Every so often, a new dance craze sweeps the nation.
The first one I remember seeing in person was the Macarena, which showed up out of nowhere and conquered my elementary-school dances swiftly and without mercy. My classmates and I were powerless against it. Even if you hated it, you had no choice but to join in. Today, things are basically the same: If you have kids, odds are one of them has done the Dab or the Floss since you started reading this.
But none of our modern moves are anything compared to the original dance mania — a literal compulsion that swept Europe, off and on, throughout the Middle Ages. For reasons nobody has ever been able to fully explain, large groups of people were suddenly taken with the desire to start dancing, and nothing could compel them to stop. People danced for so long their feet bled. Their ribs broke. Many died from their injuries. All the while screaming in pain and begging for someone, anyone, to figure out what was going on.
The earliest recorded instance of what became known as “the dancing plague” dates back to eleventh-century Germany, when a priest grew angry at a group of people partying outside his church during mass and cursed them to dance without stopping for an entire year as punishment. (They did.) A couple of centuries later, a group of some 200 revelers in the Dutch city of Maastricht started compulsively dancing across a bridge, until said bridge collapsed and drowned them all. Similar spontaneous episodes were recorded in France, Switzerland, and across the Holy Roman Empire.
The most well-known — and best-documented — case of dancing mania, however, took place in the city of Strasbourg (today part of France) in 1518. On a summer’s day, one Frau Troffea stepped out into the middle of the street and, apropos of nothing, started cutting a rug. She kept going and going like that for several days in a row, and it wasn’t long before others joined in. Within a week, there were nearly three dozen people added to the fray, and within a month, roughly 400 people were out dancing in the streets. Local authorities were understandably confused and decided that the only cure was to let the dancing work itself out naturally. They shuffled the dancers into empty guild halls and even hired bands of pipers and drummers to give the event some semblance of normalcy. It didn’t work. Over time, the dancers wore themselves out, and dozens died as a result of strokes, heart attacks, and all-around exhaustion.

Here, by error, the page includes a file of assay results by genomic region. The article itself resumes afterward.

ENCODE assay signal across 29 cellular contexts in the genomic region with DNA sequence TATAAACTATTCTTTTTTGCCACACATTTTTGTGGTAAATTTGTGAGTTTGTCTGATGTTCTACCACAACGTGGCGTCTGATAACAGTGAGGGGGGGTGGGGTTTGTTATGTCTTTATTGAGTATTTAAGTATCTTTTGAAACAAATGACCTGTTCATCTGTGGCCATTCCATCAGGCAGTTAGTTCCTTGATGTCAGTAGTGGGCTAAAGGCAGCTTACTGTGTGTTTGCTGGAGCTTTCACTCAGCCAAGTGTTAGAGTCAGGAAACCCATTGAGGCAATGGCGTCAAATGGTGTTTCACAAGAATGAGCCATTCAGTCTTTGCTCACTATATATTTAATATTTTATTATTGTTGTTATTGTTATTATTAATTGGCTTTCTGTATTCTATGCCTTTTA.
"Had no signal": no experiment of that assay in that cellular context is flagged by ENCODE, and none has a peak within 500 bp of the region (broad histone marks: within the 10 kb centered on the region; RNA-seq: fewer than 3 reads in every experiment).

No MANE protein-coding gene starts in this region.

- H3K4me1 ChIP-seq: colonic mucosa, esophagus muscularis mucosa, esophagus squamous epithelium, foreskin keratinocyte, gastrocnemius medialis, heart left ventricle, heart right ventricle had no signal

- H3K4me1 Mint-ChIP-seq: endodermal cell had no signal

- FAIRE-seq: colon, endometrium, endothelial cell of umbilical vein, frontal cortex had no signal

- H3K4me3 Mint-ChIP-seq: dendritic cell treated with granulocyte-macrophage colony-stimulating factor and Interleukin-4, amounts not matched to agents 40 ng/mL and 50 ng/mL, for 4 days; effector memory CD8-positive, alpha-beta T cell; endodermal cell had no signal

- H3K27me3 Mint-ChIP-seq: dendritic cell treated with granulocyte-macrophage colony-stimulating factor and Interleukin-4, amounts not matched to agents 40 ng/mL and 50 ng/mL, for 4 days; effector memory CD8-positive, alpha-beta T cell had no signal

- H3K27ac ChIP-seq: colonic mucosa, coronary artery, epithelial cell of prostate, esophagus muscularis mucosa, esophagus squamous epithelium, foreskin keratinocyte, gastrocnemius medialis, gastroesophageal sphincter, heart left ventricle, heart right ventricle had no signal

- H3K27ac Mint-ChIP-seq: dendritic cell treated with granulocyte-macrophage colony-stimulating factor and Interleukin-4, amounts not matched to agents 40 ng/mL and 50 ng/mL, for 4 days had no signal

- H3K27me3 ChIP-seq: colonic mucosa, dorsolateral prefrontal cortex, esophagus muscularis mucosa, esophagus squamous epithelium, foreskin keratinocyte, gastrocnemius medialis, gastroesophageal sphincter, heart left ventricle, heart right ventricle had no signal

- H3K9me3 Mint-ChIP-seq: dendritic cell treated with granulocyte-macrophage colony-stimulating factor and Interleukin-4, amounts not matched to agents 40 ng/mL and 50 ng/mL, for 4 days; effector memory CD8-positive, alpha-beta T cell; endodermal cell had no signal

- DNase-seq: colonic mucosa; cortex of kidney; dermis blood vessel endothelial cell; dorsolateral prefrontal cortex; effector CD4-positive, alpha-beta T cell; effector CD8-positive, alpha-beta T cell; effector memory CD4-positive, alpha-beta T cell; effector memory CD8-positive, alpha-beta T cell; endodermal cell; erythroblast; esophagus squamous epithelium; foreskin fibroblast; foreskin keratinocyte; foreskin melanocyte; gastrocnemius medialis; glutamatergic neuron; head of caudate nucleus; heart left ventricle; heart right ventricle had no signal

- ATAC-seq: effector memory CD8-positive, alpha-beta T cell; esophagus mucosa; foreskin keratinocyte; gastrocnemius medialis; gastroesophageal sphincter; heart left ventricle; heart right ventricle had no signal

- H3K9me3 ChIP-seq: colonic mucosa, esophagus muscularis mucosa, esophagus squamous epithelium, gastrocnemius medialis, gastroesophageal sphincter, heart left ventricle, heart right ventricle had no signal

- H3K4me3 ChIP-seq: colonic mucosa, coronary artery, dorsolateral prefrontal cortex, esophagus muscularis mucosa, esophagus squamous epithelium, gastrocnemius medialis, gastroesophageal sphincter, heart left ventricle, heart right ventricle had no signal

It bears repeating that this isn’t an urban legend. Dancing mania has been documented by many reputable sources, and the Strasbourg epidemic, in particular, is supported by local sermons, doctors’ notes, and even contemporaneous writing from its city council. “These outbreaks,” agreed historian John Waller, “represent a real and fascinating enigma.” There were common threads, too. Nearly all of the outbreaks, for instance, took place near one of two rivers: the Rhine and the Moselle. And the dancing plague had all but disappeared by the seventeenth century. So what the hell was going on?
People danced for so long their feet bled. Their ribs broke. Many died. All the while screaming in pain and begging for someone, anyone, to figure out what was going on.
Different theories have circulated over the years. One held that the victims had eaten a particular kind of mold known to grow on rye stalks, which can induce spasms and hallucinations in whoever eats it. Another suspected that the dancers were members of a cult. Another still came out of Italy, where those afflicted were thought to have been bitten by the same species of poisonous wolf spider, causing them to dance in an effort to prevent the venom from fatally mixing with their blood.
These days, historians like Waller believe the dancing plague was actually the result of a trance state, which is known to occur in people exposed to extreme stress, as was certainly the case for the poor, starving, and chronically ill citizens of Strasbourg. At the same time, these populations believed in supernatural forces that could possess their bodies and, say, force them to dance uncontrollably. Put those two factors together and you’ve got a recipe for trouble. It wasn’t until the Reformation came along and challenged Catholicism that the dancing plague suddenly died out, “because the supernaturalist beliefs that fed it gradually disappeared.”
The Macarena doesn’t seem so bad now, does it?